In France, you don’t just have to choose a business structure; you also have to determine a specific category in which your business falls. And once you’ve chosen the right category, you need to register with the right Centres de Formalités des Entreprises (CFE) or Enterprise Formalities Centre. As per the government definitions, different CFEs are essentially one-stop “counters” that deal with all business formalities and regulations.

There are seven networks of CFEs:

Chambers of Commerce and Industry (CCI)
Chambers of Trades and Crafts (CMA)
National Chamber of Craft Skippers (CNBA)
Chambers of Craft
Registrar of Commercial Courts
URSSAF
Business Tax Services (SIE) – This one is rarely used

Once you’ve determined which CFE to register with, you also have to determine the legal entity you want your business to register as.

1. Sole Proprietorship or Entreprise Individuelle (EI) in French. You don’t need to show any capital, and you’ll assume liability.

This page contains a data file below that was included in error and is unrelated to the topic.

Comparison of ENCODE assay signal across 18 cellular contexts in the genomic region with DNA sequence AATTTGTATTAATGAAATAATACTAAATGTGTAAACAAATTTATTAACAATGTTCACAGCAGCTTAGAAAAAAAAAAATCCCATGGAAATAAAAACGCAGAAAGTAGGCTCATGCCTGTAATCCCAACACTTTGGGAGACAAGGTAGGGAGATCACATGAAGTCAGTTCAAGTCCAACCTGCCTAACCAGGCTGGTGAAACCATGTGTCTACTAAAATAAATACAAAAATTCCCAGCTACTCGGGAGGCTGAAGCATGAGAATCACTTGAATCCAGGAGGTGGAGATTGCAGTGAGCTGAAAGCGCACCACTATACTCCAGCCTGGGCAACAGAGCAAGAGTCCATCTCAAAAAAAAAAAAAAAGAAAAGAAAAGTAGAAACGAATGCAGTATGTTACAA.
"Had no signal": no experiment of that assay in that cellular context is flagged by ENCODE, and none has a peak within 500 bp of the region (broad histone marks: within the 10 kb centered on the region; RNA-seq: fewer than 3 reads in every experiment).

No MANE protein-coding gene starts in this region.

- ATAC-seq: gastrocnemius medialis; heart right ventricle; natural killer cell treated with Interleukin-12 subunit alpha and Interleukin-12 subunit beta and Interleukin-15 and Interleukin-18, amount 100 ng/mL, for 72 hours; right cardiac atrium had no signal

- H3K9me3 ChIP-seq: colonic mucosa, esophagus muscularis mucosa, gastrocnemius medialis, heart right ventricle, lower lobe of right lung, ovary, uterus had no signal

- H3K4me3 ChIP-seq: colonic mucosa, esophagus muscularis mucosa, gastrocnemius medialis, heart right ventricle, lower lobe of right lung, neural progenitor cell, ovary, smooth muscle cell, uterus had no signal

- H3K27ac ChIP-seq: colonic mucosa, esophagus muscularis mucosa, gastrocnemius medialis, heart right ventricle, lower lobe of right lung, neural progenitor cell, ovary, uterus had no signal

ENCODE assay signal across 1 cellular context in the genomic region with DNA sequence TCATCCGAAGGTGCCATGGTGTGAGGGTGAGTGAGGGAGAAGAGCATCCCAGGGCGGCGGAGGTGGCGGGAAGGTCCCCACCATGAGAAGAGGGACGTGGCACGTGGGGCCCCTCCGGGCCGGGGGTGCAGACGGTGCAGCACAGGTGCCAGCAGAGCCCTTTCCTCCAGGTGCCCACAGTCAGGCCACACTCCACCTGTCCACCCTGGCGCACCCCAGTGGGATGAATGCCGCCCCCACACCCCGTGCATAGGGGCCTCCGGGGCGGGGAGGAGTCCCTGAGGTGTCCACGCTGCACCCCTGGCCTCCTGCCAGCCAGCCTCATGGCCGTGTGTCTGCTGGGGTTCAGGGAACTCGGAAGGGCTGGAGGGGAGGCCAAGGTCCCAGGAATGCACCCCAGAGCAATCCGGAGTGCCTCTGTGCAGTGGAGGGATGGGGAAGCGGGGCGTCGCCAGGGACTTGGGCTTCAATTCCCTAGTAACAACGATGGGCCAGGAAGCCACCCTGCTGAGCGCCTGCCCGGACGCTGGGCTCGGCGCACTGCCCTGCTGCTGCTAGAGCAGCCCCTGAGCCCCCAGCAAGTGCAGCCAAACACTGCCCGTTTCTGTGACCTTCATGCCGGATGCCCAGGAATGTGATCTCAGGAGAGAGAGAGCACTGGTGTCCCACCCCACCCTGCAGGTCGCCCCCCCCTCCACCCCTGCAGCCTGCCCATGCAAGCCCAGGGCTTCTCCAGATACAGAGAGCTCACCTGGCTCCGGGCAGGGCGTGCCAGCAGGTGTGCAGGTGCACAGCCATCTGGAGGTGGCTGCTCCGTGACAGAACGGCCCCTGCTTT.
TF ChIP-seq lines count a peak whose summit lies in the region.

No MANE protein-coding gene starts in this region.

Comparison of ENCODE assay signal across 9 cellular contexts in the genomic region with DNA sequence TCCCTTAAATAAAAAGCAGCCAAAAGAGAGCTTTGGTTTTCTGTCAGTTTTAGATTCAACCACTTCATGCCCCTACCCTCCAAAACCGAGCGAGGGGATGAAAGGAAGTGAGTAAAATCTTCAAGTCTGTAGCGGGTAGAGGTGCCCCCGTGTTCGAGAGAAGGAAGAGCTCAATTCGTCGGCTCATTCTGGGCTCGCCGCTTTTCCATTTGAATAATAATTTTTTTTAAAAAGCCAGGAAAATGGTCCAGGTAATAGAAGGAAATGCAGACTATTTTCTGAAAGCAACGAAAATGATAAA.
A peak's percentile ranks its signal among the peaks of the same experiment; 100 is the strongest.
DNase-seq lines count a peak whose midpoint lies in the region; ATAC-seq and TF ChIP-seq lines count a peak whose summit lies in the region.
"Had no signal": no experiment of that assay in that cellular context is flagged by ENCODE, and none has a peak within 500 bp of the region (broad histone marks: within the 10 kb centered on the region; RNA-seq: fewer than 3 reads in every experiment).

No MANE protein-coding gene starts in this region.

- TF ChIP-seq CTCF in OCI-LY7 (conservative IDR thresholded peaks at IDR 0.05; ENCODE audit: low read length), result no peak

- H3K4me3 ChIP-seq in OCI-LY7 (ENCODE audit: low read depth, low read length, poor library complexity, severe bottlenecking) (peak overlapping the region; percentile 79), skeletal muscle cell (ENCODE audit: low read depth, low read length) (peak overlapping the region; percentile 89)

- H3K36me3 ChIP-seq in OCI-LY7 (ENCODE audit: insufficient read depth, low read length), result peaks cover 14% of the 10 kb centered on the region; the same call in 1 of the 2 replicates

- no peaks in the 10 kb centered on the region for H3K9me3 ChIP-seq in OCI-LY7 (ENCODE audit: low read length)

2. Sole Proprietorship with Limited Liability or Entreprise Individuelle à Responsabilité Limitée (EIRL) is a way to shield entrepreneurs from full liability of their company’s financial losses i.e., a partial corporate veil without actually forming a corporation.
3. One-Person Limited Liability Company or Enterprise Unipersonelle à Responsibilité Limitée (EURL) is an entity separate from the individual (unlike sole proprietorship) with a full corporate veil in between. It only has one partner, i.e., the business owner.
4. Limited Liability Company or Société à Responsibilité Limitée or (SARL) is akin to LLCs elsewhere in the world.

It’s important to note that there are several other business structures beyond these four, designated for partnerships, investment firms, and other limited liability companies, each with a different set of rules.

Steps to Starting A Business in France

The steps to open a company in France are quite similar to those in most other EU countries.

  1. Create a business plan. You will have to prepare it in both English and in French (even if it’s not the official requirement). Adhering to the official language would be courteous and will offer you more exposure.